At Odd Couples Housing, nothing makes us smile more than people in different life stages teaming up to support each other. It’s what inspires us and our roommate matches! We’ve spoken to a few of our matches this week, and they’ve been happy to have some company while sheltering in place at home. Hearing from them was a bright spot in our week!
What are the bright spots in your week? How are you keeping your spirits up? If you need to hear some good news, we have some inspiring stories about people of all ages stepping up to help their community and cheer up their loved ones!
- Feeling antsy inside your house? Check out this young girl and her grandfather enjoying a socially-distant dance competition.
- Jayde Powell, a college student in Nevada, saw a gap in access to grocery delivery services among elderly residents in her community. She devised a plan to meet their needs. Danny Goldberg, a California high-schooler, had a similar idea and created an online platform where older adults can send their grocery orders to a volunteer delivery team.
- Celebrating special occasions can be hard when we can’t be physically together. Despite the distance, this family was able to celebrate their grandma’s 100th birthday!
- Dr. Jane Bedell had only been retired a few weeks when the coronavirus pandemic reached New York. Since then, she has put her plans to travel, and visit family on hold and is preparing to go back to work. She is one of the thousands of retired healthcare workers returning to the workforce to combat Covid-19.
- These 91 year-old twin sisters are quarantining together in their San Diego apartment–and finding ways to have some fun! Check out the daily pep rally they host for their retirement community from their balcony.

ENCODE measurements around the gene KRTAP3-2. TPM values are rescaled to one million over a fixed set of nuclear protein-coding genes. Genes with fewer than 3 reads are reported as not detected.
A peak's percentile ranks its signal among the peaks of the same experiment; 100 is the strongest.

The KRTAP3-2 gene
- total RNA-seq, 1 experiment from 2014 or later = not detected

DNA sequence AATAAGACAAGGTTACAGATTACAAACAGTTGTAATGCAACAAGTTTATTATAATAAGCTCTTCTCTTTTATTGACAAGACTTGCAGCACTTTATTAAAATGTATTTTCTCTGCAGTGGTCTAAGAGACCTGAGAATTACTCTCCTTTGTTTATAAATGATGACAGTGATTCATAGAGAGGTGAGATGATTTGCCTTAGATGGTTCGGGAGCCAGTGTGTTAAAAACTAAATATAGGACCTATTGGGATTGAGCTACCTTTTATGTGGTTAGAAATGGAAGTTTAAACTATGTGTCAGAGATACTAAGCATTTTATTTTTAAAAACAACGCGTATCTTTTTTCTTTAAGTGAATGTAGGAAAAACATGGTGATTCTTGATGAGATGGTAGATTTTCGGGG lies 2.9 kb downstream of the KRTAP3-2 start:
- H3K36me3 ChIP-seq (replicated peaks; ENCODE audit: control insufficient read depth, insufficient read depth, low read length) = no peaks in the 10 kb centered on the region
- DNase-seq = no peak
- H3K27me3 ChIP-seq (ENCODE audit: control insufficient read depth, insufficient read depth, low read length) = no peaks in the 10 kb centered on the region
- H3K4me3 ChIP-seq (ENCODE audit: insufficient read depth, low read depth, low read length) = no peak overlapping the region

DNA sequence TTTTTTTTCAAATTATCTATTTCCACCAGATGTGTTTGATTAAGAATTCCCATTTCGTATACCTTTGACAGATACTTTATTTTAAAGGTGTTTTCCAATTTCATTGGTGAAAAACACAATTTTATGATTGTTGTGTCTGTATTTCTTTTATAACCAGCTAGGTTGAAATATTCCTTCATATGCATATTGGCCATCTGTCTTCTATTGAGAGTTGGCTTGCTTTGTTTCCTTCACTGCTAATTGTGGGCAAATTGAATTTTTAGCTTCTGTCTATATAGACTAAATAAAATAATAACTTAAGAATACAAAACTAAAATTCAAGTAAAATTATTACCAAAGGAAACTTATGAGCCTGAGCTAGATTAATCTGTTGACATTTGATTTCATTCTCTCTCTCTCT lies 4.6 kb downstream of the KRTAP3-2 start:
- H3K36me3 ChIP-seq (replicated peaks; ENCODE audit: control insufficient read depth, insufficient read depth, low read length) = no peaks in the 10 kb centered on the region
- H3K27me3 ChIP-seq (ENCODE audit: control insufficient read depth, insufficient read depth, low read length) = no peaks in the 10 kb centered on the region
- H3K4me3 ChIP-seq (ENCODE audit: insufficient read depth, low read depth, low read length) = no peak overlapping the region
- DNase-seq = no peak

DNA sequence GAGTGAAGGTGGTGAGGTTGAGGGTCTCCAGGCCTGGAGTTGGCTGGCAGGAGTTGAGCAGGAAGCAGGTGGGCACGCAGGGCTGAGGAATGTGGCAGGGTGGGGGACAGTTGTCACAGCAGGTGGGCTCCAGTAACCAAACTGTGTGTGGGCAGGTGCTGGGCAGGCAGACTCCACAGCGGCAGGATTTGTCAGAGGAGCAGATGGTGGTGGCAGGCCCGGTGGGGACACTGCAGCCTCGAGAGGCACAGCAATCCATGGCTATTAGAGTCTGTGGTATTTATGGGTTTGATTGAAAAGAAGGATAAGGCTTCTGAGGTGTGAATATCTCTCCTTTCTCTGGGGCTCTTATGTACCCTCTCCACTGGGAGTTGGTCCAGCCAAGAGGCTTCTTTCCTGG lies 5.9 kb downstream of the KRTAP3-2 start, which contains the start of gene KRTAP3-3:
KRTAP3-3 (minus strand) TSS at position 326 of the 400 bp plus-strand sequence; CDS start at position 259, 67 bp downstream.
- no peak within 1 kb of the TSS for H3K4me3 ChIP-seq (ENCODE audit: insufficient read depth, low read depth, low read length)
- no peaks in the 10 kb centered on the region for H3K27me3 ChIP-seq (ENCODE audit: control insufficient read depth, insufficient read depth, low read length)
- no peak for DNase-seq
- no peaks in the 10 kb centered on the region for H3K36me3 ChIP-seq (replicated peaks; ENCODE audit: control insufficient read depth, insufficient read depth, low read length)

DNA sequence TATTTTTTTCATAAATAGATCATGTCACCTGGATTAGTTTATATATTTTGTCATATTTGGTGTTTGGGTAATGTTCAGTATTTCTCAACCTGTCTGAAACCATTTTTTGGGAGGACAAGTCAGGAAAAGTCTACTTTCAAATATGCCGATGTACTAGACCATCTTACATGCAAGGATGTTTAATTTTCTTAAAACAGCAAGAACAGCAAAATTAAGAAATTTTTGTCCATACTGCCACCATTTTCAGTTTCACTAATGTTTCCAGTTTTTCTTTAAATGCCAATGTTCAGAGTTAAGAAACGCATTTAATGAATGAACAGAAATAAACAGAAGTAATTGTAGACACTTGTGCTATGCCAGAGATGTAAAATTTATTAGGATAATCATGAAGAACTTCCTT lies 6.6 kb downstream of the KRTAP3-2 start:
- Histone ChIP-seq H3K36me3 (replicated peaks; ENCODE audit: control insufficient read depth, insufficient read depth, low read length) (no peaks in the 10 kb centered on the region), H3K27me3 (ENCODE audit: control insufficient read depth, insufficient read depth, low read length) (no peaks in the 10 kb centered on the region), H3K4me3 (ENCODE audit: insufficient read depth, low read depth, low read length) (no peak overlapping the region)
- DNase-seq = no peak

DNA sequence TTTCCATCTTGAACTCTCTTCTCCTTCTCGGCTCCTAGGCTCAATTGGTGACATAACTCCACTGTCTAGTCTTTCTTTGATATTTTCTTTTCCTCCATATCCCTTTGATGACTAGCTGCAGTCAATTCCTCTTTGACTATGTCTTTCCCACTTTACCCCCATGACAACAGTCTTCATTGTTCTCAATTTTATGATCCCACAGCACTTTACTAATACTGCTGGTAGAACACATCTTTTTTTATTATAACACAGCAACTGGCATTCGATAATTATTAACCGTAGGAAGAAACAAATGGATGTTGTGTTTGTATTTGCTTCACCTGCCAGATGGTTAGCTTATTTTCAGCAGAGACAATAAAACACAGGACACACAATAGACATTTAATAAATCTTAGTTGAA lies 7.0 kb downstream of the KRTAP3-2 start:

- Ali Jaffe is self-quarantining in New York and her grandma, Roslyn, is doing the same in Florida. But that’s not stopping Ali from learning her grandma’s favorite recipes–which are full of surprises–virtually! Listen to Ali and Roslyn’s story here.
Although we’re in complicated and challenging times, we are inspired by people coming together across generations to support each other. We hope you stay safe and healthy, and we’ll be on the look out for other good stories to share.
Like many companies that work with older adults and college students in America, we’ve been watching the coronavirus situation as it evolves. We understand that COVID-19 could have vast impacts and we are taking current circumstances seriously. We are paying particular attention to the ways COVID-19 could affect the people we most often work with: students and senior communities.
You probably know that many colleges and universities have closed due to COVID-19. As you might imagine, this created a challenging situation for many students. In a previous blog, we highlighted some go-to resources specifically for college students. The main concern is that many students–especially international students–were asked to leave their on-campus housing and don’t have a place to go. Times of crisis remind us of just how critical it is to support one another during challenging periods. For this reason, we are so impressed by several of our homeowners who stepped up to help by offering rooms in their homes for displaced students. Thank you!